Summer Writing Workshops in Greece: Imagine an Island for Writers

 

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Summer Writing Workshops in Greece  Imagine an island awash in a turquoise sea — and your own writing room with a balcony overlooking the blue. Yes, sort of like Lawrence Durrell, when he wrote  Prospero’s Cell.  Imagine working intensely for a few hours at your desk, then plunging into the sea to revitalize your brain and body. Imagine workshopping your new fiction and essays together with writers from all over the world and sharing exquisite meals of fresh produce, fish, and cheese, accompanied by the robust reds and tangy white wines of this sunbaked soil. These and other impressions are all yours at the Aegean Arts Circle  where I had the pleasure of leading workshops for a couple of years. This year’s group is taught by Kitsi Watterson. Previous teachers include Thomas E. Kennedy, David Lazar, and Robert Owen Butler. There may be a place or two left. Contact Amalia Melis at the website linked above for information.
If you can’t join the fun this year — try your hand at these exercises from my 2016 workshop  Ten Writing Prompts on the Theme of Islands

Or check out this video interview with director Amalia Melis here

If you’re heading for Greece for this workshop or just for fun, check out this free guide to the 100 best things to do in Greece  assembled by Jen Miller.

For more writing exercises focusing on place, see Linda Lappin’s The Soul of Place: A Creative Writing Workbook- Ideas and Exercises for Conjuring the Genius Loci, winner of a Nautilus Book Award in Creativity.

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7 Food Writing Prompts

Food writing, focusing on the personal experience of food — combining memoirs, recipes, technical information, and history in a literary or journalistic text, is a relatively recent genre, popularized in the 20th century in the USA by the incomparable MFK Fisher — although there have been some notable precursors, such as Marcel Proust. In turn, it has given rise to one of the most creative and remunerative forms of blogging today.  A quick glance at Instagram or Twitter feeds will show that we are obsessed with our food and with what other people are eating and cooking. That should be no surprise: a great deal of human history has focused on food.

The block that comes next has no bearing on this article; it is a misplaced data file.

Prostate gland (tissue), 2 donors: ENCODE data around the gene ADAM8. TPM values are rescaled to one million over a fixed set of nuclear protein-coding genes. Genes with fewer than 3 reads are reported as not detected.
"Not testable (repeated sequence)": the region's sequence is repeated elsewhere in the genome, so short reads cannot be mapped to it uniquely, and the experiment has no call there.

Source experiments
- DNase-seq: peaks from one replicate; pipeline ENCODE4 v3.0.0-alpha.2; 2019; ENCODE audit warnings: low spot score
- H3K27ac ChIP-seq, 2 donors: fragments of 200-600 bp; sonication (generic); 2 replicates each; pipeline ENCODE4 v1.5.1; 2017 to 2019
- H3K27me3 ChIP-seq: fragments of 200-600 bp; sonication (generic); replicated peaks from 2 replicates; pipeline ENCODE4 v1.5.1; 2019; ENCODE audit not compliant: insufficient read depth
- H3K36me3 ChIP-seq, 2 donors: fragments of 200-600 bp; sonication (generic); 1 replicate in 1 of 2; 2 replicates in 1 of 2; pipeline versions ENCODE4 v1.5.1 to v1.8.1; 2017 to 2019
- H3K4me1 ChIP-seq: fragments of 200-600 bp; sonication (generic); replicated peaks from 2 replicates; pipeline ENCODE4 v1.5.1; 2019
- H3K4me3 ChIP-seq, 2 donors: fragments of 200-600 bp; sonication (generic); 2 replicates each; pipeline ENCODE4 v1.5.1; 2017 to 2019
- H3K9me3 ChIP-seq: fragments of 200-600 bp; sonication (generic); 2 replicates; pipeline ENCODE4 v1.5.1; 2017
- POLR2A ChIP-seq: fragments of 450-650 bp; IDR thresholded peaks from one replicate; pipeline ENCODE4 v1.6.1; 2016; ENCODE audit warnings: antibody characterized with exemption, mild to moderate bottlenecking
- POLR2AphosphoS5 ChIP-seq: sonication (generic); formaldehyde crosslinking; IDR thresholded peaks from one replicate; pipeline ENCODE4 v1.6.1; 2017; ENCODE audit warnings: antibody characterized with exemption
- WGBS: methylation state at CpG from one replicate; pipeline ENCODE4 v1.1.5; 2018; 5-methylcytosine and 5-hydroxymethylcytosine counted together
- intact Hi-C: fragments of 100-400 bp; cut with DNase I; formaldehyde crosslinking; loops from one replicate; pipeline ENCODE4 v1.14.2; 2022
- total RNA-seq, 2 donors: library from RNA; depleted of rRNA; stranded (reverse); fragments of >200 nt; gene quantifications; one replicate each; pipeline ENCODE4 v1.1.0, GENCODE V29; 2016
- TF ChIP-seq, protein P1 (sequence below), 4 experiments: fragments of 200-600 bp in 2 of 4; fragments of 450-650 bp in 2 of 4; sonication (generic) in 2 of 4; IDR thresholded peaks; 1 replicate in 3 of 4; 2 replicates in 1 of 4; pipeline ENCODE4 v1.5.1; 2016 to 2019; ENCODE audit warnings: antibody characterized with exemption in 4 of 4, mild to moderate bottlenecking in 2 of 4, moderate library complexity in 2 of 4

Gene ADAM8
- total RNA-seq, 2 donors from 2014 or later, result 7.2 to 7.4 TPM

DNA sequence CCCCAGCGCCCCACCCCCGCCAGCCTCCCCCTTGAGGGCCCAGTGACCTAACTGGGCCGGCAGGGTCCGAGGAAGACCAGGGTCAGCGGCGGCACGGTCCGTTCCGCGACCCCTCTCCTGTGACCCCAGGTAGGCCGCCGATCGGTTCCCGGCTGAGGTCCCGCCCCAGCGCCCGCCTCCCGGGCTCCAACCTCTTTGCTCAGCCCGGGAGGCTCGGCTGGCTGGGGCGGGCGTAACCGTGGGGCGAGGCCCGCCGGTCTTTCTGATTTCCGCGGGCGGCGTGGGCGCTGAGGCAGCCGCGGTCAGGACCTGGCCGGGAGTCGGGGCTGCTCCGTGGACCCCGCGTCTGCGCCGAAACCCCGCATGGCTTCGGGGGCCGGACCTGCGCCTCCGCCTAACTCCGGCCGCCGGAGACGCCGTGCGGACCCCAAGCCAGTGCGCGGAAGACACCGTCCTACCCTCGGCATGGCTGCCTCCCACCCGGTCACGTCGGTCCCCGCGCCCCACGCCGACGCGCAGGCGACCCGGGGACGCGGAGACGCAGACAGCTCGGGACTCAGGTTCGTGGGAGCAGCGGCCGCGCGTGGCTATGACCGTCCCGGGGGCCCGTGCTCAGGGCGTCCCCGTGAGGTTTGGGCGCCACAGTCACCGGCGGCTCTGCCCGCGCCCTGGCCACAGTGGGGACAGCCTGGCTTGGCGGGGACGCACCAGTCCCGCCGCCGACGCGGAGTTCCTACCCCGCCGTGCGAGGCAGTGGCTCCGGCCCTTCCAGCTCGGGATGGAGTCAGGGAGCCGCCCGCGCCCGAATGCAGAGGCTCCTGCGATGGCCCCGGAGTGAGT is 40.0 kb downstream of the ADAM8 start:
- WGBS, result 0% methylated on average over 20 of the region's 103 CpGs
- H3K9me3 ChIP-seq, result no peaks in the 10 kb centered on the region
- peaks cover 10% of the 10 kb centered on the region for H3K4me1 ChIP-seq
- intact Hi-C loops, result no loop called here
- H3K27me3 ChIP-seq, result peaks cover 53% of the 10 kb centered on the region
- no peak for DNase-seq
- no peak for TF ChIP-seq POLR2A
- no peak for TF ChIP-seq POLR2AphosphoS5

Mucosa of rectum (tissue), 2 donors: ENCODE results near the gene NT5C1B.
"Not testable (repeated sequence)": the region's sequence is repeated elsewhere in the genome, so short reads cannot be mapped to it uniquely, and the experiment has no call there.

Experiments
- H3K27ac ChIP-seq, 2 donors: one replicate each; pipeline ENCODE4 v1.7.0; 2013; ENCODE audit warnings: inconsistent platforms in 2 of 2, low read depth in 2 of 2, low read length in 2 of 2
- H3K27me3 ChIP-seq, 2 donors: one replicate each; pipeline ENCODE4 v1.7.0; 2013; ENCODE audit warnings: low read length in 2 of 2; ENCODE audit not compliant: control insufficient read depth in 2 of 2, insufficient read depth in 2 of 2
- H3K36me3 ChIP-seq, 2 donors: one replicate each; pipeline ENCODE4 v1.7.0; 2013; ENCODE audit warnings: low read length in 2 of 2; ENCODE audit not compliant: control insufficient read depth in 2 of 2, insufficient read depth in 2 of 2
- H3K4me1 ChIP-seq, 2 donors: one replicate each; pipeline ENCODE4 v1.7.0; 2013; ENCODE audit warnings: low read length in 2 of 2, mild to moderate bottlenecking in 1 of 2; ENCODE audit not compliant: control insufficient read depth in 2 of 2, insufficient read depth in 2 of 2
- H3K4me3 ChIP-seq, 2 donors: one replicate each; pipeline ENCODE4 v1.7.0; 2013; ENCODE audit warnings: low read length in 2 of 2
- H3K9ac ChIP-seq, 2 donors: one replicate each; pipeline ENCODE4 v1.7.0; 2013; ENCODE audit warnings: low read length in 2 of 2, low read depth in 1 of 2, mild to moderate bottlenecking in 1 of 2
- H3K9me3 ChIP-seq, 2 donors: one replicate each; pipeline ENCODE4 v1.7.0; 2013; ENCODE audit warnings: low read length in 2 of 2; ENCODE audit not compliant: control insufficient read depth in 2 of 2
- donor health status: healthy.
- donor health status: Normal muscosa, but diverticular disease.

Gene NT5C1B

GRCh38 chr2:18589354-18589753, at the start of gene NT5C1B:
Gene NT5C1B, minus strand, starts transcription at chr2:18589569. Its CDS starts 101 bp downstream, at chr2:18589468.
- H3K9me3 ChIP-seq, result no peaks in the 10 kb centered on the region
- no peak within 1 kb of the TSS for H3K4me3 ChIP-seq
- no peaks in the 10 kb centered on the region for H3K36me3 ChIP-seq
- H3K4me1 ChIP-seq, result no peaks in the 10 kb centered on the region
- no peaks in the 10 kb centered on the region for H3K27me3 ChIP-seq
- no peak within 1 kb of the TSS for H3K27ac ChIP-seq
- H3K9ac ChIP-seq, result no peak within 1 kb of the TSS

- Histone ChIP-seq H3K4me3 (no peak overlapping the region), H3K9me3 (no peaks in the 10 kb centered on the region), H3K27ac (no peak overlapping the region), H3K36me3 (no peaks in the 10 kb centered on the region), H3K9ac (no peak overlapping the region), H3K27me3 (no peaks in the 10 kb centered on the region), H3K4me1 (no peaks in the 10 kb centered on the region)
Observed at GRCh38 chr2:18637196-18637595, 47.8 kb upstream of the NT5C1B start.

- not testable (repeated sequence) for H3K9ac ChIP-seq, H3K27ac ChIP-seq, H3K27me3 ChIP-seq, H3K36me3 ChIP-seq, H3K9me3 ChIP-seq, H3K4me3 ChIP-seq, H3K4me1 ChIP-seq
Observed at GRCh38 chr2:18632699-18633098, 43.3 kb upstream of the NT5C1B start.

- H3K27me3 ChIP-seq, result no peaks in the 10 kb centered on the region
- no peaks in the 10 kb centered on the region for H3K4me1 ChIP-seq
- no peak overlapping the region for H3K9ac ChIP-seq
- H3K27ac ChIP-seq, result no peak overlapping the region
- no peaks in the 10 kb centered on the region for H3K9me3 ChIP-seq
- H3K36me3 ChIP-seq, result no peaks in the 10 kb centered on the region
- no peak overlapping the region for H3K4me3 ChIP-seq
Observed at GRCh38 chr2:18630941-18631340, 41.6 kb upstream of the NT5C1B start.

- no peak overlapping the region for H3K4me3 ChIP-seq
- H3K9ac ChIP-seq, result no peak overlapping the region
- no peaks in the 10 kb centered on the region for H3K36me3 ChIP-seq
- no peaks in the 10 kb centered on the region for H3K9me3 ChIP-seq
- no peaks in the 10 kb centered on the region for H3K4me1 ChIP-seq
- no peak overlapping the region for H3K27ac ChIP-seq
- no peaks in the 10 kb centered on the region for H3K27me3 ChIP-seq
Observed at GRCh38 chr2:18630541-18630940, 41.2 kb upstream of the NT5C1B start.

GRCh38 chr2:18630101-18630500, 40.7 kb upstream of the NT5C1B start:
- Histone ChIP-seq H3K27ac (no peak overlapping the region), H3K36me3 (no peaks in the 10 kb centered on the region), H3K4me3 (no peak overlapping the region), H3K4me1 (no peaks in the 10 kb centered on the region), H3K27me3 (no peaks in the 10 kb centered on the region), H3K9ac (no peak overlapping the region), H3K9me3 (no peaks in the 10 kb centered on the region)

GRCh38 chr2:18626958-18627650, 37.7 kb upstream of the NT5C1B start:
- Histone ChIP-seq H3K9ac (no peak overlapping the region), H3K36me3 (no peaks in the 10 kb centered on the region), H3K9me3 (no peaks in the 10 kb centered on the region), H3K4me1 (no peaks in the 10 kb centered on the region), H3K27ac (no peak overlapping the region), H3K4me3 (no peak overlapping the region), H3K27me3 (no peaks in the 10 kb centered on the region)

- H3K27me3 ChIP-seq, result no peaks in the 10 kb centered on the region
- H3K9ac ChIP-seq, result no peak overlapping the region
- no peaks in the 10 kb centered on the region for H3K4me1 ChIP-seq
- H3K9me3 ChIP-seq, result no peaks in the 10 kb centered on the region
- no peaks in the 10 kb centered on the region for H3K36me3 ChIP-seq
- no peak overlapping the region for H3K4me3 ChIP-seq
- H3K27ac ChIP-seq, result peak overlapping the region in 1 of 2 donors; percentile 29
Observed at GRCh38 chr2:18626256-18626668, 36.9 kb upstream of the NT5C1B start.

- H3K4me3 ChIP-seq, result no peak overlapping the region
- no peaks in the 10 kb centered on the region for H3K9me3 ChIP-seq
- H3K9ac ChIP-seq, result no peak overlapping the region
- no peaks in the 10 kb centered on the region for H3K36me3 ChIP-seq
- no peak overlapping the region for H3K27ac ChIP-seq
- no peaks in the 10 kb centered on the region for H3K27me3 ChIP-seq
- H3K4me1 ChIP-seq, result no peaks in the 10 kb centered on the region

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Etruscan cook preparing food for a banquet

 

From a psychological point of view, food is our connection with our mothers, with our most archaic identity as a newborn for whom the very first physical sensation as an independent being is hunger. Food and hunger define who we are.

To write about food is to write about our evolution, our feelings, and our deepest identity, or as some might say, our soul.

Below are seven food writing prompts to investigate your food memories.

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1. Set a scene in a kitchen from long ago evoking a meal you cooked, shared, or tasted. (Florence, 1972)
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2. Write about a a visit to a market you find irresistible. Describe colors, sounds, flavors, texture, people, atmosphere, and the art of choosing produce. (Paris market, Rue Mouffetard)

 

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3. Tonight you may dine anywhere in the world and eat anything you wish. Where will you go, with whom, and what will you eat? Describe the food, setting, atmosphere, and company of your ideal dinner out.(Ikaria, GR)
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4. Recall the flavor of a food freshly picked, baked, or caught, and eaten on the spot. Use concrete sense details in your description.
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5. Write about preparing and eating a food you love but that not everyone does. Include a recipe and say why it appeals to you so much.
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6.Write about a laborious dish you prepare only for special occasions.
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7. Write about tasting wine in a special place. Describe the atmosphere, company, and flavor of the wine.  (Methoni, GR)

 

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For more food and travel writing prompts, please see my craft of writing book: The Soul of Place – A Creative Writing Workbook

The Christmas Presepe

It’s just like a presepe, people say of the village where I live half the year – a massive hunk of chiseled grey rock on which hundreds of tiny stone houses, domes, and towers have been built, with cellars hollowed deep into the rock face itself.   Approaching from the old road snaking through hilly terrain, you catch sight of it,   checkered window squares aglow above a mossy canyon.